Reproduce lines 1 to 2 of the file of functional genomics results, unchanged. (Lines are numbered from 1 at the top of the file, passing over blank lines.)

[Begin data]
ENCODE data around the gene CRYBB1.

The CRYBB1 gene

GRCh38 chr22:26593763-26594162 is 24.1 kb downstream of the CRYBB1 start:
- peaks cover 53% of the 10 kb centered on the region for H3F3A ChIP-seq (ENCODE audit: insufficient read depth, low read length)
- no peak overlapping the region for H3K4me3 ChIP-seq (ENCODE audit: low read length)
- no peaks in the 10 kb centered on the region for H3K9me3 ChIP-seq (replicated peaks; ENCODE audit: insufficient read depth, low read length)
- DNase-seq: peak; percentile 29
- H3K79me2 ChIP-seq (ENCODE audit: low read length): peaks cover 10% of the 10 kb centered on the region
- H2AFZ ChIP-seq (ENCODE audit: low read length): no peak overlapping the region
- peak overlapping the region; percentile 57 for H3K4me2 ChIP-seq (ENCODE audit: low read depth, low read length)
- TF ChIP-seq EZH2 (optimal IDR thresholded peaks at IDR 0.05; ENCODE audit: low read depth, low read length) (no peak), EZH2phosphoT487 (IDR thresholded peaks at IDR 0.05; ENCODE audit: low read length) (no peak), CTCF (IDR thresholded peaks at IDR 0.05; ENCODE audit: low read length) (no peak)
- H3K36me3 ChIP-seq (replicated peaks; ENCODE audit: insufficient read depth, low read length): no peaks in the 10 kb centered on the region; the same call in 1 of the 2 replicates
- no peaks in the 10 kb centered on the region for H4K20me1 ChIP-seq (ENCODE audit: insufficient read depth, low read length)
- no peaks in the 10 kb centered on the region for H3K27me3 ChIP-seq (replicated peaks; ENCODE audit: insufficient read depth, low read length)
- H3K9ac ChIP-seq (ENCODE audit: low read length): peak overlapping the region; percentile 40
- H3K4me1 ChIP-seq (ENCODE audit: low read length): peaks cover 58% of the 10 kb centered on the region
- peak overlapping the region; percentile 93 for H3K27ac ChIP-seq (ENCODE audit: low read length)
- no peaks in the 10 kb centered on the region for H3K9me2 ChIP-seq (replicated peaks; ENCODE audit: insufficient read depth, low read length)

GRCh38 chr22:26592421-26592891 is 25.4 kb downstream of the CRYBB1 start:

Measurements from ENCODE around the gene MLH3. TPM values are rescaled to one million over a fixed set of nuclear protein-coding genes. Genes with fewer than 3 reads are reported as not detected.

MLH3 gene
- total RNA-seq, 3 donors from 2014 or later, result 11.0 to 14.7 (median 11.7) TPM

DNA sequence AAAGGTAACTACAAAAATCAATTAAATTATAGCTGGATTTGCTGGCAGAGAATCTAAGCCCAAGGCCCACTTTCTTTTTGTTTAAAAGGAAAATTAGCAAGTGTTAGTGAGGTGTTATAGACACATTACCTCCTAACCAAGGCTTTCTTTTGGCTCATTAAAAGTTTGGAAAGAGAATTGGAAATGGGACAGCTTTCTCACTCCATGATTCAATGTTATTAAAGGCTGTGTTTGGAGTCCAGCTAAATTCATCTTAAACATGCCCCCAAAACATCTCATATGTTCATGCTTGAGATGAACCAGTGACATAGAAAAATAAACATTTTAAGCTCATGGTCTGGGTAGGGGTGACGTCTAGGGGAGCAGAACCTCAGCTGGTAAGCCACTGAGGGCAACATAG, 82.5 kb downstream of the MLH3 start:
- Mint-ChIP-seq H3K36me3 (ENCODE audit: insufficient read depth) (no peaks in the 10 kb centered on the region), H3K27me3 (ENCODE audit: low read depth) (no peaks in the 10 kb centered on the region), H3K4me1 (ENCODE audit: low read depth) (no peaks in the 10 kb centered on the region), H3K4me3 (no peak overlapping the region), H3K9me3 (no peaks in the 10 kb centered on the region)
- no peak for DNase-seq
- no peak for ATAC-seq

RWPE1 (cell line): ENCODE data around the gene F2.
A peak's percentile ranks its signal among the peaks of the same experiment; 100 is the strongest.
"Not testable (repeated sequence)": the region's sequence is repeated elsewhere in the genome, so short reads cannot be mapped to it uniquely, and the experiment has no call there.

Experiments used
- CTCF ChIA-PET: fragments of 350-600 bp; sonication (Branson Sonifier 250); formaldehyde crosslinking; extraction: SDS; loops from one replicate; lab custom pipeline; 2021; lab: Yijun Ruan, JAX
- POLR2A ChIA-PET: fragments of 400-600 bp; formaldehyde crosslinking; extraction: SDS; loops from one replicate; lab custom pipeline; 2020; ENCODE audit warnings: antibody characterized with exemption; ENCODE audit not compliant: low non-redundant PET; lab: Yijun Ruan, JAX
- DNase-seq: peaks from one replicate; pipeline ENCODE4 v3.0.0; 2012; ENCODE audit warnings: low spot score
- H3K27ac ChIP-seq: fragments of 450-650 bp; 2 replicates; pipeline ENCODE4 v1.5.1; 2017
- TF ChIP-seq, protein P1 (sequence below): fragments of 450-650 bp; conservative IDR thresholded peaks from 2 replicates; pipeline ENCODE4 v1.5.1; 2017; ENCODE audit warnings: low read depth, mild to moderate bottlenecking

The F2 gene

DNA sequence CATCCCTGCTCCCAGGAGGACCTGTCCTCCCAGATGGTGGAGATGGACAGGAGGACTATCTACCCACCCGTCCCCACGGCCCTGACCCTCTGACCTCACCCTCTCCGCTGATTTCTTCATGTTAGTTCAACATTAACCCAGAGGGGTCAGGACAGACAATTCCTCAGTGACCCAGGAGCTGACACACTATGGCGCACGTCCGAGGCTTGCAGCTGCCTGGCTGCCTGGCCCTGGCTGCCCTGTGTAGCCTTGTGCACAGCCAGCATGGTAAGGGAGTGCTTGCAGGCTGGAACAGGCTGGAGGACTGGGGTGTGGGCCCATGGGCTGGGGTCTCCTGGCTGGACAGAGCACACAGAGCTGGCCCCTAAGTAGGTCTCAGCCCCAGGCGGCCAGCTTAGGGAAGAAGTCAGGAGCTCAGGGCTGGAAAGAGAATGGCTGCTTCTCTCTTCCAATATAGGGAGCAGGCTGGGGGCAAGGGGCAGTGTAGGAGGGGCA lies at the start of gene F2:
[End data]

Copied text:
ENCODE data around the gene CRYBB1.

The CRYBB1 gene